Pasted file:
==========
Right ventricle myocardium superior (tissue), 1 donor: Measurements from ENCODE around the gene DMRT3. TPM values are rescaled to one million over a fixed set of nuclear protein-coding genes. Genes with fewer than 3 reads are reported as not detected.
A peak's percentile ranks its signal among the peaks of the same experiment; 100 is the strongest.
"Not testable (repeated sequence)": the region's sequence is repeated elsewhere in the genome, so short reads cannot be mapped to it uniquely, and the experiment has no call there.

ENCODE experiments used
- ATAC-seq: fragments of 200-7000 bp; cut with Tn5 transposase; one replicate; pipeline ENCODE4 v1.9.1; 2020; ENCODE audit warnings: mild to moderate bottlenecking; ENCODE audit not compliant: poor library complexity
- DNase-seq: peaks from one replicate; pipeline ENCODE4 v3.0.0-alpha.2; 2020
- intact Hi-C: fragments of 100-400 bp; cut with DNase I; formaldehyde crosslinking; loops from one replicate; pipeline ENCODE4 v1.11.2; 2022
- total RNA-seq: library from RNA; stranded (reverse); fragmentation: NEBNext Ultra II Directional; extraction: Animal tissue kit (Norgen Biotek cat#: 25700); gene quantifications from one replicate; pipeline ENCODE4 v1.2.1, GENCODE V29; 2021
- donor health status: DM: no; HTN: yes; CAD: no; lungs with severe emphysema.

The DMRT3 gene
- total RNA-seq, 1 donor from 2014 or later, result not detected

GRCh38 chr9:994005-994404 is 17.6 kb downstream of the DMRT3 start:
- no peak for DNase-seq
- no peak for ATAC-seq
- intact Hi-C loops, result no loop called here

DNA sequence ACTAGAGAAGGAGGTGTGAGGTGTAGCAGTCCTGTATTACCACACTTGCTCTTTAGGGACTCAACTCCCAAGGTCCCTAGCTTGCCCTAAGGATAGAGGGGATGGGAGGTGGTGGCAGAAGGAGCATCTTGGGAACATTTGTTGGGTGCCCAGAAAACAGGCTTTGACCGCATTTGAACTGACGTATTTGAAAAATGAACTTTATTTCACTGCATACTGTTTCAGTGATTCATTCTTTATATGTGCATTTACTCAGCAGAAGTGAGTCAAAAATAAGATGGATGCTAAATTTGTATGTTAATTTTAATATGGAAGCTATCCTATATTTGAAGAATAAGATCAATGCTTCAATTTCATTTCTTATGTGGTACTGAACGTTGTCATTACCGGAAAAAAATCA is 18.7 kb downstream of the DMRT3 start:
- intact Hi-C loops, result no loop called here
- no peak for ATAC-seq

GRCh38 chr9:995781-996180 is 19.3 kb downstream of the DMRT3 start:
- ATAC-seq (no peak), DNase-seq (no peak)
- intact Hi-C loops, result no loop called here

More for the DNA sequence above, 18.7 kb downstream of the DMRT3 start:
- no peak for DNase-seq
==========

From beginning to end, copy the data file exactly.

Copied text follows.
Right ventricle myocardium superior (tissue), 1 donor: Measurements from ENCODE around the gene DMRT3. TPM values are rescaled to one million over a fixed set of nuclear protein-coding genes. Genes with fewer than 3 reads are reported as not detected.
A peak's percentile ranks its signal among the peaks of the same experiment; 100 is the strongest.
"Not testable (repeated sequence)": the region's sequence is repeated elsewhere in the genome, so short reads cannot be mapped to it uniquely, and the experiment has no call there.

ENCODE experiments used
- ATAC-seq: fragments of 200-7000 bp; cut with Tn5 transposase; one replicate; pipeline ENCODE4 v1.9.1; 2020; ENCODE audit warnings: mild to moderate bottlenecking; ENCODE audit not compliant: poor library complexity
- DNase-seq: peaks from one replicate; pipeline ENCODE4 v3.0.0-alpha.2; 2020
- intact Hi-C: fragments of 100-400 bp; cut with DNase I; formaldehyde crosslinking; loops from one replicate; pipeline ENCODE4 v1.11.2; 2022
- total RNA-seq: library from RNA; stranded (reverse); fragmentation: NEBNext Ultra II Directional; extraction: Animal tissue kit (Norgen Biotek cat#: 25700); gene quantifications from one replicate; pipeline ENCODE4 v1.2.1, GENCODE V29; 2021
- donor health status: DM: no; HTN: yes; CAD: no; lungs with severe emphysema.

The DMRT3 gene
- total RNA-seq, 1 donor from 2014 or later, result not detected

GRCh38 chr9:994005-994404 is 17.6 kb downstream of the DMRT3 start:
- no peak for DNase-seq
- no peak for ATAC-seq
- intact Hi-C loops, result no loop called here

DNA sequence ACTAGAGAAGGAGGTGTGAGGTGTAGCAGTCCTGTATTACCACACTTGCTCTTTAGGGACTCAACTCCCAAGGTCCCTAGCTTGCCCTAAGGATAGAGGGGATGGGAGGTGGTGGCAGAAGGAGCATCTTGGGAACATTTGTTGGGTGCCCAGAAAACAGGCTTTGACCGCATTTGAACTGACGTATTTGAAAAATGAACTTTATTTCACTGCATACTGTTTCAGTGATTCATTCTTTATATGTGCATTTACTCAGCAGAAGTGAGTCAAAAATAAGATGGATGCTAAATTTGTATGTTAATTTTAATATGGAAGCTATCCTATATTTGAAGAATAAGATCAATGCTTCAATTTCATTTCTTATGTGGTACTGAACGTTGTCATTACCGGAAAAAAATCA is 18.7 kb downstream of the DMRT3 start:
- intact Hi-C loops, result no loop called here
- no peak for ATAC-seq

GRCh38 chr9:995781-996180 is 19.3 kb downstream of the DMRT3 start:
- ATAC-seq (no peak), DNase-seq (no peak)
- intact Hi-C loops, result no loop called here

More for the DNA sequence above, 18.7 kb downstream of the DMRT3 start:
- no peak for DNase-seq